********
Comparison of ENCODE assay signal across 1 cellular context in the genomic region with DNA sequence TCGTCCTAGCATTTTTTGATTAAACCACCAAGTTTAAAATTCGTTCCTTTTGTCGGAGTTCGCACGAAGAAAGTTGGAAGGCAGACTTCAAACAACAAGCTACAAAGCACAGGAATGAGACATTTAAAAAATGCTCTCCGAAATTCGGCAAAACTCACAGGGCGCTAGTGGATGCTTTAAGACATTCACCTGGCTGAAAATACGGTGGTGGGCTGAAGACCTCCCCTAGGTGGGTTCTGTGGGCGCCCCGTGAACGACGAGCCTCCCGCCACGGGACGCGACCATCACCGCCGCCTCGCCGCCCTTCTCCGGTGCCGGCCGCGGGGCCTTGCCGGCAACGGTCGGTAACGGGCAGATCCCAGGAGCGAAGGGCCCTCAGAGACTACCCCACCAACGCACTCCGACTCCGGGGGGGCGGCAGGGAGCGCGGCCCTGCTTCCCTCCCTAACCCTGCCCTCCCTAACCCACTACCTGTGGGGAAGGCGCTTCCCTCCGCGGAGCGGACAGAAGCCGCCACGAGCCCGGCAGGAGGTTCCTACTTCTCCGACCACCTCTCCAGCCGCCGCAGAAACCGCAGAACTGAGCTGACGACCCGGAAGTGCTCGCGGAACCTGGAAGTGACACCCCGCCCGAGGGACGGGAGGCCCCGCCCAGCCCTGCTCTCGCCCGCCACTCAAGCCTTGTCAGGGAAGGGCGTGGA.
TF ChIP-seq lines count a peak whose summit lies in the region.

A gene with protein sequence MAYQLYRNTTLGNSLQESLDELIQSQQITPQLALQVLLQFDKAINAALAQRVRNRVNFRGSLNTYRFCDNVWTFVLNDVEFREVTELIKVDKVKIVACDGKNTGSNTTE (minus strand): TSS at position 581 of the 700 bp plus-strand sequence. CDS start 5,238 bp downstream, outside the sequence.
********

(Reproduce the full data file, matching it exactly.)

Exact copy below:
Comparison of ENCODE assay signal across 1 cellular context in the genomic region with DNA sequence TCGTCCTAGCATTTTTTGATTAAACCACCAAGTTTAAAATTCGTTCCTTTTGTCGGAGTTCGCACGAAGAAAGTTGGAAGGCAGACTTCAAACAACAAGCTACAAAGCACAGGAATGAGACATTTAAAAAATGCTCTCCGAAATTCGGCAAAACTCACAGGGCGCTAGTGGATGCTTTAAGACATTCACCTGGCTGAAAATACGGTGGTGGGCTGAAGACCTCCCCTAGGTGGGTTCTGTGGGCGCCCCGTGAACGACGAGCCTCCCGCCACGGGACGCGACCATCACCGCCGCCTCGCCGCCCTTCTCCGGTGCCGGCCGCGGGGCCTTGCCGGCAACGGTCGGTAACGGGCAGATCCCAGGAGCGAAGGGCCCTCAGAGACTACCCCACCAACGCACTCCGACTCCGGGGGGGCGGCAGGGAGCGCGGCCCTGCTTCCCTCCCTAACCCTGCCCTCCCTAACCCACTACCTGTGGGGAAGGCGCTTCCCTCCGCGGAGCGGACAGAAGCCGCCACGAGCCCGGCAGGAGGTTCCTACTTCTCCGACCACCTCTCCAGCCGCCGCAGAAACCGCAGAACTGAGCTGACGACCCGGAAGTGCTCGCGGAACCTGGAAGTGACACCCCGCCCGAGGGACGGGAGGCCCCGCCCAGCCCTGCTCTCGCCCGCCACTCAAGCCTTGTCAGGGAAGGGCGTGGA.
TF ChIP-seq lines count a peak whose summit lies in the region.

A gene with protein sequence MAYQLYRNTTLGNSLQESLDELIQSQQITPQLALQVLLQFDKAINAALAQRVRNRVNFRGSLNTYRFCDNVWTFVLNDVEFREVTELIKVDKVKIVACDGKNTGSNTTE (minus strand): TSS at position 581 of the 700 bp plus-strand sequence. CDS start 5,238 bp downstream, outside the sequence.